How the U.S. is working to secure Iraq’s oil — one of the most important sources of petrochemical energy on the planet — and how the Iraqis are resisting.
In the run-up to the invasion of Iraq in 2002-2003, oil was seldom mentioned. Yes, Deputy Secretary of Defense Paul Wolfowitz did describe the country as afloat “on a sea of oil” (which might fund any American war and reconstruction program there); and, yes, on rare occasions, the President did speak reverentially of preserving “the patrimony of the people of Iraq” — by which he meant not cuneiform tablets or ancient statues in the National Museum in Baghdad, but the country’s vast oil reserves, known and suspected. And yes, oil did make it prominently onto the signs of war protestors at home and abroad.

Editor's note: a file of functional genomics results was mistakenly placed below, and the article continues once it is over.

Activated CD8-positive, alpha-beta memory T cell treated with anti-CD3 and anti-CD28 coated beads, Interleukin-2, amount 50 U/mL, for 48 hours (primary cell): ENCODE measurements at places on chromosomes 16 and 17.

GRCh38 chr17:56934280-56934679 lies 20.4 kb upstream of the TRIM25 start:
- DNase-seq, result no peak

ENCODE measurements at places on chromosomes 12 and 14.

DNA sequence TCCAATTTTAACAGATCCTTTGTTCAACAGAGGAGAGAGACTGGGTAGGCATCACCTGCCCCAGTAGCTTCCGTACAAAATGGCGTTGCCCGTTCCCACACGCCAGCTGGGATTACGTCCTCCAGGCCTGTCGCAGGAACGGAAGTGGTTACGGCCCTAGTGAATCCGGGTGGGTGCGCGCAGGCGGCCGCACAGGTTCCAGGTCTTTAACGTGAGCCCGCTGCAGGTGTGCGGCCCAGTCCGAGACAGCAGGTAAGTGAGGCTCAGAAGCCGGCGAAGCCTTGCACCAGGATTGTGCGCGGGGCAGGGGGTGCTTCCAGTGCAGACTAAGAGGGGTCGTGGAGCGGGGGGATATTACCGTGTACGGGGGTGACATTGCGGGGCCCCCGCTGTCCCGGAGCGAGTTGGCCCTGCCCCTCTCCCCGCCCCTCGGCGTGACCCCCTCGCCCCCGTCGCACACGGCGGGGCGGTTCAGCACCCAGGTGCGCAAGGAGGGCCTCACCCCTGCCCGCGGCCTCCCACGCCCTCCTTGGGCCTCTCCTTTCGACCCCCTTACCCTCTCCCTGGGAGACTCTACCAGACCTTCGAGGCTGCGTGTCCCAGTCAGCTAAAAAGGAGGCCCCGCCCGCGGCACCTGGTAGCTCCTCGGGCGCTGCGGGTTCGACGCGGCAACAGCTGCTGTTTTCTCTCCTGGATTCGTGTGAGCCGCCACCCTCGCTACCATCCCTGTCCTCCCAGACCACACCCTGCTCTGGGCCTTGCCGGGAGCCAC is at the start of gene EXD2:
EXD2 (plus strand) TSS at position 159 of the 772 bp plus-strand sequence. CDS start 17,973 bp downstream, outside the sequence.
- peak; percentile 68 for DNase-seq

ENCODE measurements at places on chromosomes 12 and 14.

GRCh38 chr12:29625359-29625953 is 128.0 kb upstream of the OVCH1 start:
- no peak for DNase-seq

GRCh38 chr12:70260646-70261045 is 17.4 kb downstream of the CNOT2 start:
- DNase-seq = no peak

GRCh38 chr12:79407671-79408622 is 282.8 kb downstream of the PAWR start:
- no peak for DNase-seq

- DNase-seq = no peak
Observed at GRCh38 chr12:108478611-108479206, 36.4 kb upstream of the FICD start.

Everybody who was anybody in Washington and the media, not to speak of the punditocracy and think-tank-ocracy of our nation knew, however, that those bobbing signs among the millions of antiwar demonstrators that said “No Blood for Oil” were just so simplistic, if not utterly simpleminded. Oil news, as was only proper, was generally relegated to the business pages of our papers, or even more properly — since it was at best but one modest factor among so very many in Bush administration calculations — roundly ignored.